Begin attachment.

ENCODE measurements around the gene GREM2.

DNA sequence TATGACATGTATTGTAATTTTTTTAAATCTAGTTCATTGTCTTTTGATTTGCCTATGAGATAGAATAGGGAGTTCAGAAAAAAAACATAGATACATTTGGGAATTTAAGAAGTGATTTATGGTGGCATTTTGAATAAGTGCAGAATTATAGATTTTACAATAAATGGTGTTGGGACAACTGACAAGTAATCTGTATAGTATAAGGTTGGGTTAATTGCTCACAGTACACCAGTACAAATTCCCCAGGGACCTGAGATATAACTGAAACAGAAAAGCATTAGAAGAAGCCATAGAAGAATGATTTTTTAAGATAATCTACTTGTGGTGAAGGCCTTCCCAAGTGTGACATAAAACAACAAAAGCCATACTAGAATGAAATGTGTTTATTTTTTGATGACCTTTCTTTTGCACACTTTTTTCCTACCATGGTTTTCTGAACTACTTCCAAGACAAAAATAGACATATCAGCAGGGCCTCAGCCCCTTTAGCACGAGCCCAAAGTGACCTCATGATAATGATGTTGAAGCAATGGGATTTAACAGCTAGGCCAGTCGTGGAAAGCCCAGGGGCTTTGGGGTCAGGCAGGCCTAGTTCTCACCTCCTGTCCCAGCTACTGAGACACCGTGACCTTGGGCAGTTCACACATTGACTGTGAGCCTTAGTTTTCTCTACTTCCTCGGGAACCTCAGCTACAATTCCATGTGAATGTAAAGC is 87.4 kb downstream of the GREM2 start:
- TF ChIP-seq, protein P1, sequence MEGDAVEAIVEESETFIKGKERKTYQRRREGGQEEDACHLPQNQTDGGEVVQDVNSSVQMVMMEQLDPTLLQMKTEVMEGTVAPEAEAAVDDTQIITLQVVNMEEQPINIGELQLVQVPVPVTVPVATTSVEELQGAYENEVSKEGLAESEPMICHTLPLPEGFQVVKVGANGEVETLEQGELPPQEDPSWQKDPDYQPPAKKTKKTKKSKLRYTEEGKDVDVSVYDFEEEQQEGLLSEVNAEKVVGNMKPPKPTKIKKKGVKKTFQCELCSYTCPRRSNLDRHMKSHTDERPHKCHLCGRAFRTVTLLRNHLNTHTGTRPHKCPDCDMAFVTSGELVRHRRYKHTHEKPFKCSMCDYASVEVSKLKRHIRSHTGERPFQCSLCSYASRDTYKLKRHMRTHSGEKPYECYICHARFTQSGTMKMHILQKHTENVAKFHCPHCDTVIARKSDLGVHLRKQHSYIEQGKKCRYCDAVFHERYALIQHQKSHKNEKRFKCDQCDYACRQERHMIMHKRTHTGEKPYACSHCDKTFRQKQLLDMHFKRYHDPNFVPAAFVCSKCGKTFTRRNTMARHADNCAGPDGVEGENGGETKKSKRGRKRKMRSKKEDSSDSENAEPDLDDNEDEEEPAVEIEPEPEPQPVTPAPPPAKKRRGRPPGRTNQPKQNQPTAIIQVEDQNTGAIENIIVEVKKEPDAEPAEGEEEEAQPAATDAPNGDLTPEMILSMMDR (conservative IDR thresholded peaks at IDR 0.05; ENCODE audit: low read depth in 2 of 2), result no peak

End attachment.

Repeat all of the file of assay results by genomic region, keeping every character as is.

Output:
ENCODE measurements around the gene GREM2.

DNA sequence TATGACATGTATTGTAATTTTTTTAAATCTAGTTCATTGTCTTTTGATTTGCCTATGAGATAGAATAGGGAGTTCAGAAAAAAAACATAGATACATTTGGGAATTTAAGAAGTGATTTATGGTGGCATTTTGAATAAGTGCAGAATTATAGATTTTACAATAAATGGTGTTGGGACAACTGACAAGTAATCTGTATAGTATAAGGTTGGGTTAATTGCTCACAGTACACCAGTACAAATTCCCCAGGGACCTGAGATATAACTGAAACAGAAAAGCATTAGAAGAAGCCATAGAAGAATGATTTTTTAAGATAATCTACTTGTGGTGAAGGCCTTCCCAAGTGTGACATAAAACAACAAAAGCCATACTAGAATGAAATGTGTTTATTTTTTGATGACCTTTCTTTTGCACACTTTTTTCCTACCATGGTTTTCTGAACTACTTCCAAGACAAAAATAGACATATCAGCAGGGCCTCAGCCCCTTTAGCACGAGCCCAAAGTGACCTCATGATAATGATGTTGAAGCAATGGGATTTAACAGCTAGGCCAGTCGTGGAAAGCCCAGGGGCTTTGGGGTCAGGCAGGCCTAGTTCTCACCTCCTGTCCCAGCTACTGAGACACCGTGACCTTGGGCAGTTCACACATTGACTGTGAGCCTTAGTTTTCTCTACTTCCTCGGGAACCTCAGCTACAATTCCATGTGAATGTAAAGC is 87.4 kb downstream of the GREM2 start:
- TF ChIP-seq, protein P1, sequence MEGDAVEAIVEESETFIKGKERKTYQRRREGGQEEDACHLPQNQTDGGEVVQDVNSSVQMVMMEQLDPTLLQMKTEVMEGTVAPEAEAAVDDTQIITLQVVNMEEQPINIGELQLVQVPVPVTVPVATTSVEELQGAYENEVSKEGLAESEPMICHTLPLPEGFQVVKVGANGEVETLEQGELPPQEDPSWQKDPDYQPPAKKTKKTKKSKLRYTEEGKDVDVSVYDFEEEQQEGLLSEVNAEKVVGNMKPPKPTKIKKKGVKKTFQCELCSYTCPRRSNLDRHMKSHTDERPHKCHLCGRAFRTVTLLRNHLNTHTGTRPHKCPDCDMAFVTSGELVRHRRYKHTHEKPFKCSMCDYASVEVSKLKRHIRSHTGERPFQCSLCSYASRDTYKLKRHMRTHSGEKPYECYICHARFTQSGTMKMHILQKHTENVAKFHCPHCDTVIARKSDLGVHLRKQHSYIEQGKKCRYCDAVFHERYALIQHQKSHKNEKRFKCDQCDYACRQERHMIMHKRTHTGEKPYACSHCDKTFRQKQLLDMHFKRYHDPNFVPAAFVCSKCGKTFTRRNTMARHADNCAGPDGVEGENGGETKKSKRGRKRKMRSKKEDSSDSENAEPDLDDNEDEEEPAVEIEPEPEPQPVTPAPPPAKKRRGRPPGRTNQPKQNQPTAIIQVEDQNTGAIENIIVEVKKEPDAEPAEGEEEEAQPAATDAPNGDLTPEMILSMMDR (conservative IDR thresholded peaks at IDR 0.05; ENCODE audit: low read depth in 2 of 2), result no peak